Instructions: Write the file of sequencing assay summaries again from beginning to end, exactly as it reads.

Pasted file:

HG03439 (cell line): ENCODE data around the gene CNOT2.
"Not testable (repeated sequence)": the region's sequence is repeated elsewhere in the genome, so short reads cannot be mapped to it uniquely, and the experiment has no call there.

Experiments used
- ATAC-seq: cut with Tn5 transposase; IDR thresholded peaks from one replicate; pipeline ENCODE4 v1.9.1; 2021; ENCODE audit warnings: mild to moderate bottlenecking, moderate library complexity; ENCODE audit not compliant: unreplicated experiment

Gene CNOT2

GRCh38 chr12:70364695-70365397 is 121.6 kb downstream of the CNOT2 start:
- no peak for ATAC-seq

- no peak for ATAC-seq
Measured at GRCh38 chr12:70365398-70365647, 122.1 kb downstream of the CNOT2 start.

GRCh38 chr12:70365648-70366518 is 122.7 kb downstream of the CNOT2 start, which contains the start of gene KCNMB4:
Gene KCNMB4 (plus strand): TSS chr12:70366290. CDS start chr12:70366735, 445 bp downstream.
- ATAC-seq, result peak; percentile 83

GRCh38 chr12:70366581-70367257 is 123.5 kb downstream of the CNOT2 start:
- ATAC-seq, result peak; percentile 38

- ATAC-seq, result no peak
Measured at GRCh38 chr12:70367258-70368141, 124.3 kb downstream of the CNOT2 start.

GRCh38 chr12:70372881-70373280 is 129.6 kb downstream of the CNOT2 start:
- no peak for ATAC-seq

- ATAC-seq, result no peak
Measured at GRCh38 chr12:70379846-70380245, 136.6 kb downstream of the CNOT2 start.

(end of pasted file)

HG03439 (cell line): ENCODE data around the gene CNOT2.
"Not testable (repeated sequence)": the region's sequence is repeated elsewhere in the genome, so short reads cannot be mapped to it uniquely, and the experiment has no call there.

Experiments used
- ATAC-seq: cut with Tn5 transposase; IDR thresholded peaks from one replicate; pipeline ENCODE4 v1.9.1; 2021; ENCODE audit warnings: mild to moderate bottlenecking, moderate library complexity; ENCODE audit not compliant: unreplicated experiment

Gene CNOT2

GRCh38 chr12:70364695-70365397 is 121.6 kb downstream of the CNOT2 start:
- no peak for ATAC-seq

- no peak for ATAC-seq
Measured at GRCh38 chr12:70365398-70365647, 122.1 kb downstream of the CNOT2 start.

GRCh38 chr12:70365648-70366518 is 122.7 kb downstream of the CNOT2 start, which contains the start of gene KCNMB4:
Gene KCNMB4 (plus strand): TSS chr12:70366290. CDS start chr12:70366735, 445 bp downstream.
- ATAC-seq, result peak; percentile 83

GRCh38 chr12:70366581-70367257 is 123.5 kb downstream of the CNOT2 start:
- ATAC-seq, result peak; percentile 38

- ATAC-seq, result no peak
Measured at GRCh38 chr12:70367258-70368141, 124.3 kb downstream of the CNOT2 start.

GRCh38 chr12:70372881-70373280 is 129.6 kb downstream of the CNOT2 start:
- no peak for ATAC-seq

- ATAC-seq, result no peak
Measured at GRCh38 chr12:70379846-70380245, 136.6 kb downstream of the CNOT2 start.